Everyone’s Asking: Why Isn’t the Marijuana Banking Act Moving in the Senate?

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marijuana banking bill
Looks like marijuana banking is stuck, again.

The banking associations from all 50 states and 1 U.S. territory sent a joint letter to leaders of the Senate Banking Committee on Monday, to urge advancement of bipartisan legislation that would protect financial institutions that service marijuana businesses. The banking associations complained that while the SAFE Banking Act cleared the House Financial Services Committee in March (with a bipartisan vote of 45 to 15), no action has been taken on the companion bill in the Senate for two months. Again, the primary concern expressed was that current law forces state-legal businesses to operate on a cash basis, which poses a safety risk, complicates enforcement efforts, and could damage local economies.

“Since 1996, 33 states comprising 68 percent of the nation’s population have legalized cannabis for medical or adult use, and that number is only expected to grow,” the banking associations wrote. “Despite this ever-growing voter preference, current federal law continues to prevent banks from safely banking these businesses without fear of federal sanctions. Leaving the cannabis industry unbanked presents serious public safety, revenue administration, and legal compliance concerns and must be remedied immediately.”

“Because revenue paid to them by cannabis businesses can be considered monies derived from illegal activities, financial institutions that bank the unrelated businesses can be accused of violating anti-money laundering laws. If banks are forced to discontinue relationships with these unrelated businesses, a significant portion of the economy in states where cannabis is legal will be cut off from the regulated banking system.”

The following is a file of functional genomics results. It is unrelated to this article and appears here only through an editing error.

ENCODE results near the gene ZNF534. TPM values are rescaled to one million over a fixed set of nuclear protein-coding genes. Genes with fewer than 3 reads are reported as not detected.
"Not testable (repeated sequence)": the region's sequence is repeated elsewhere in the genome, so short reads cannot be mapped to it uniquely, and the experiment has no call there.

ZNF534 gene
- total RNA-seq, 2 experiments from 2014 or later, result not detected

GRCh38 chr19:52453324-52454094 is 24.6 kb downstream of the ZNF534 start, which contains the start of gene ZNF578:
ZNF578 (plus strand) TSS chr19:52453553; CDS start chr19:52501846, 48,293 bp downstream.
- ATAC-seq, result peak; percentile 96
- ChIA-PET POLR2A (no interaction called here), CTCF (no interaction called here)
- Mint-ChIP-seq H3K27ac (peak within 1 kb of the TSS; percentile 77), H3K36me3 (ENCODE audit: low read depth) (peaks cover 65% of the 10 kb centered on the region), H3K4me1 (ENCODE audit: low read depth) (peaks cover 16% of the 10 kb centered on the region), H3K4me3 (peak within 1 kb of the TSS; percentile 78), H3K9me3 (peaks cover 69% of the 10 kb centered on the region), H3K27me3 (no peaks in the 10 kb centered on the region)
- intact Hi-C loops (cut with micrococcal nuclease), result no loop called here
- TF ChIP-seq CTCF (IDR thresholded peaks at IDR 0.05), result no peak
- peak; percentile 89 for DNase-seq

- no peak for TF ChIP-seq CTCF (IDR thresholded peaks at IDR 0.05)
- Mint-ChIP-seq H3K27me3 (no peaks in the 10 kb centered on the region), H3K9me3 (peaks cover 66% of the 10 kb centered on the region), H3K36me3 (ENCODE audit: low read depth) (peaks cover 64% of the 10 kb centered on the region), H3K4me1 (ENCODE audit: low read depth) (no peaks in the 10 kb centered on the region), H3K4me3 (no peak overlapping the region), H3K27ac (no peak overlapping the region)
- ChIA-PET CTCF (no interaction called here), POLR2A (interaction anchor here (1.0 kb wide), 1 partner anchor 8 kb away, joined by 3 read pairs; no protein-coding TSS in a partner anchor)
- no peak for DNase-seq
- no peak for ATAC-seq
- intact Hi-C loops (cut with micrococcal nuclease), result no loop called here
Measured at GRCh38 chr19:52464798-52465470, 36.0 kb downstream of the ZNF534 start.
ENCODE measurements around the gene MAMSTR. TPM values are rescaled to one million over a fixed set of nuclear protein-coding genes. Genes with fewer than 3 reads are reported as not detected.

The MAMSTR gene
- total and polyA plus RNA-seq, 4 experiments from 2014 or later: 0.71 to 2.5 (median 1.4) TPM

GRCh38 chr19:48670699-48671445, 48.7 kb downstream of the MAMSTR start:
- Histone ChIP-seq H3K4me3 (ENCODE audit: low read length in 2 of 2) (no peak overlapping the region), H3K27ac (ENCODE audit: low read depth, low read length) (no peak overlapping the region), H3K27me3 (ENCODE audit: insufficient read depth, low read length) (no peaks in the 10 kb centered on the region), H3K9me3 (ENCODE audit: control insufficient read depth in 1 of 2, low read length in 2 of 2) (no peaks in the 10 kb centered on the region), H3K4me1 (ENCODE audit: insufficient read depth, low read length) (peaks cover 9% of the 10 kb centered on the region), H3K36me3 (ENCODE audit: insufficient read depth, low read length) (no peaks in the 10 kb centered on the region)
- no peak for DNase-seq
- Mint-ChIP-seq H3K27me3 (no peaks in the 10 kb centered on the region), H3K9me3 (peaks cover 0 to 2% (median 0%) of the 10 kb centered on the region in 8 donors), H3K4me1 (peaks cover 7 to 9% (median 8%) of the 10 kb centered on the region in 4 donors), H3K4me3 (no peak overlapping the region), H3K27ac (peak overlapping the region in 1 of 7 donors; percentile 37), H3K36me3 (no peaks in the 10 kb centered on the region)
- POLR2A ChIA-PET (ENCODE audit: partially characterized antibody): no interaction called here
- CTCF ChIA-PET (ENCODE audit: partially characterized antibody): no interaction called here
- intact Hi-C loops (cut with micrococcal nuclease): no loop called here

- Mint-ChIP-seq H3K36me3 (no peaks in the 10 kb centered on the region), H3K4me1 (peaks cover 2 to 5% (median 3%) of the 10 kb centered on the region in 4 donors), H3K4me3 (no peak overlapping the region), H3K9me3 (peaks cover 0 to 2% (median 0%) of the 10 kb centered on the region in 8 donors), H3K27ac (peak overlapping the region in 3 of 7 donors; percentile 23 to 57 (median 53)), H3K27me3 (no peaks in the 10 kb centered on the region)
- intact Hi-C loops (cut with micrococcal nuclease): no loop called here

The banking associations emphasized that their letter didn’t take a position on the legalization of marijuana, but that its members “are committed to serving the financial needs of their communities – including those that have voted to legalize cannabis.”  While acknowledging the issue, they plead that the Senate Banking Committee “focus narrowly on the urgent banking problem at hand, which is within your power to resolve. Doing so will reap immediate public safety, tax and regulatory benefits while Congress contemplates broader decisions about national drug policy.”

This letter came shortly after the National Association of State Treasurers also adopted a resolution earlier in the month urging Congress to pass legislation to “provide essential banking services to state legalized cannabis businesses.” Led by Oregon State Treasurer Tobias Read, 17 State Treasurers also wrote a joint letter to the Congressional Leaders, requesting that legislation “provide a safe harbor for depository institutions that provide a financial product or service to a covered business in a state that has implemented laws and regulations that ensure accountability in the cannabis industry. The [SAFE] Banking Act (H.R. 1595) or similar legislation would remove the legal uncertainty for banks and credit unions, reducing their risk and moving billions of dollars into the banking system.” That was quickly followed by the National Association of Attorneys’ General’s official endorsement of the bill, and an excellent Congressional Budget Office score, showing that passage of a cannabis banking bill would lead to a significant increase in deposits and save federal dollars overall.

All in all, it seems like a no-brainer that Congress would finally pass a bill allowing for marijuana banking. For background on recent marijuana and hemp banking proposals, see:

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